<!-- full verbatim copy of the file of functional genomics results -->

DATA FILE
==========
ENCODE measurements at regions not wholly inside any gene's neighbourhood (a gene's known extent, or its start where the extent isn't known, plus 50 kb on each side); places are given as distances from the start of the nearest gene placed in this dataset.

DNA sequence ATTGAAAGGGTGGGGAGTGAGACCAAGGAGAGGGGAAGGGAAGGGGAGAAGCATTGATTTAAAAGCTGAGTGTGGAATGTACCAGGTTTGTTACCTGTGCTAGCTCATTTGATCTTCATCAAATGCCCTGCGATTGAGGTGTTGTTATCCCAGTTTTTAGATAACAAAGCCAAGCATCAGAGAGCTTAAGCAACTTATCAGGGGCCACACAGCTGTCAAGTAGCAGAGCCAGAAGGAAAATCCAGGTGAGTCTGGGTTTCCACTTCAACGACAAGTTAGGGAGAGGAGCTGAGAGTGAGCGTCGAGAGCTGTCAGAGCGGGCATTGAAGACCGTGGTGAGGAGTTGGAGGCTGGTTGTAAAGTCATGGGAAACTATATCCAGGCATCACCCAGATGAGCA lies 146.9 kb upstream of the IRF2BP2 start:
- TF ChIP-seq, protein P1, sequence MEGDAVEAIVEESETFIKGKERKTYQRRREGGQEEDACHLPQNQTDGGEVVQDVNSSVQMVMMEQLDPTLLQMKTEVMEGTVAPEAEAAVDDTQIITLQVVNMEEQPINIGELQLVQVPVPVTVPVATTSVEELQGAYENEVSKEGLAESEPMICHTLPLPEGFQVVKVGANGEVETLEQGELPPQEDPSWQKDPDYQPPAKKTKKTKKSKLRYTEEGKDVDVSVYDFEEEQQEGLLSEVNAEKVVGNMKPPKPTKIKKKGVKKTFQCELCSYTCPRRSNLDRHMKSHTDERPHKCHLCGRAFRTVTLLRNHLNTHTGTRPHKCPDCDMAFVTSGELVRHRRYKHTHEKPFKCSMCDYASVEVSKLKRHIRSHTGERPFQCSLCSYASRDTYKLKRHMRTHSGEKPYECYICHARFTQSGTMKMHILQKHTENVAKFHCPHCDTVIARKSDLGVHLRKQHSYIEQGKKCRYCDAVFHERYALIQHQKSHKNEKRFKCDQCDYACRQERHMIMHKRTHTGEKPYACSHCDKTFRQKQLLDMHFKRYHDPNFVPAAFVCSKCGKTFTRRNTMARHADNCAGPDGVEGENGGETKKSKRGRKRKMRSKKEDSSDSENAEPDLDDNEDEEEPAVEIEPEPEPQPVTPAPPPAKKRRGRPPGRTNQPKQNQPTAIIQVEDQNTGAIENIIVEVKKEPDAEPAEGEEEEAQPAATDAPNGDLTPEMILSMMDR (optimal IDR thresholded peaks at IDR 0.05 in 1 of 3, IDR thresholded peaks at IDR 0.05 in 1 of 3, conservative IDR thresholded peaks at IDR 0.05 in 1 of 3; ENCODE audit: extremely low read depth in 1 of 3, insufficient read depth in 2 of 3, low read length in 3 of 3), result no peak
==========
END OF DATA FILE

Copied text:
ENCODE measurements at regions not wholly inside any gene's neighbourhood (a gene's known extent, or its start where the extent isn't known, plus 50 kb on each side); places are given as distances from the start of the nearest gene placed in this dataset.

DNA sequence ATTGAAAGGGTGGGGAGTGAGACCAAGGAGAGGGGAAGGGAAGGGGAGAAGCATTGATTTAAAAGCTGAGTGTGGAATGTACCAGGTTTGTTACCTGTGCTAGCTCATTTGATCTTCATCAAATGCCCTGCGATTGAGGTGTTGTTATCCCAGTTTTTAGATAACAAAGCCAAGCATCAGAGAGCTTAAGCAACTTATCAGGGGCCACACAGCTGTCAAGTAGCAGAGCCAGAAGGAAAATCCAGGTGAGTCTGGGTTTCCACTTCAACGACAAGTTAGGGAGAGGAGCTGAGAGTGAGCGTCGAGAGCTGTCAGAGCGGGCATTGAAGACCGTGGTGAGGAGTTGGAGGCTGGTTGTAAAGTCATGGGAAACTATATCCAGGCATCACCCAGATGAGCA lies 146.9 kb upstream of the IRF2BP2 start:
- TF ChIP-seq, protein P1, sequence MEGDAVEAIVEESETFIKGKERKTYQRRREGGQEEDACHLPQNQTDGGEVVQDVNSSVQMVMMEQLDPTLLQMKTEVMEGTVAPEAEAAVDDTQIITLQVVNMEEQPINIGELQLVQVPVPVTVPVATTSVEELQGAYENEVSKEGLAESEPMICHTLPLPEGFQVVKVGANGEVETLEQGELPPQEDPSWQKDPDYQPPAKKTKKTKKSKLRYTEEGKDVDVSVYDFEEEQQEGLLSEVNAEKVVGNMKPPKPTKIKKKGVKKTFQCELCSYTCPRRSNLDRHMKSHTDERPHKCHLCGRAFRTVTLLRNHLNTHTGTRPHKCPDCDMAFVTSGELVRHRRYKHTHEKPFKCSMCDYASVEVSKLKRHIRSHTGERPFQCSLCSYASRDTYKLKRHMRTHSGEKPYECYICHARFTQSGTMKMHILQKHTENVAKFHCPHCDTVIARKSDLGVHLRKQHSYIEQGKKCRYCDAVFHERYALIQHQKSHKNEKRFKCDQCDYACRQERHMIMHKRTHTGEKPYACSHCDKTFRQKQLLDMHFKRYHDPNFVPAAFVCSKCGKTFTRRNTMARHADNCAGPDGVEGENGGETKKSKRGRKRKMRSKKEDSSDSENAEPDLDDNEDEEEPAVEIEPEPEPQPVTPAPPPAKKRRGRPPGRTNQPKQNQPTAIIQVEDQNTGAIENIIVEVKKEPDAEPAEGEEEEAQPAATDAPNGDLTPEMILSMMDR (optimal IDR thresholded peaks at IDR 0.05 in 1 of 3, IDR thresholded peaks at IDR 0.05 in 1 of 3, conservative IDR thresholded peaks at IDR 0.05 in 1 of 3; ENCODE audit: extremely low read depth in 1 of 3, insufficient read depth in 2 of 3, low read length in 3 of 3), result no peak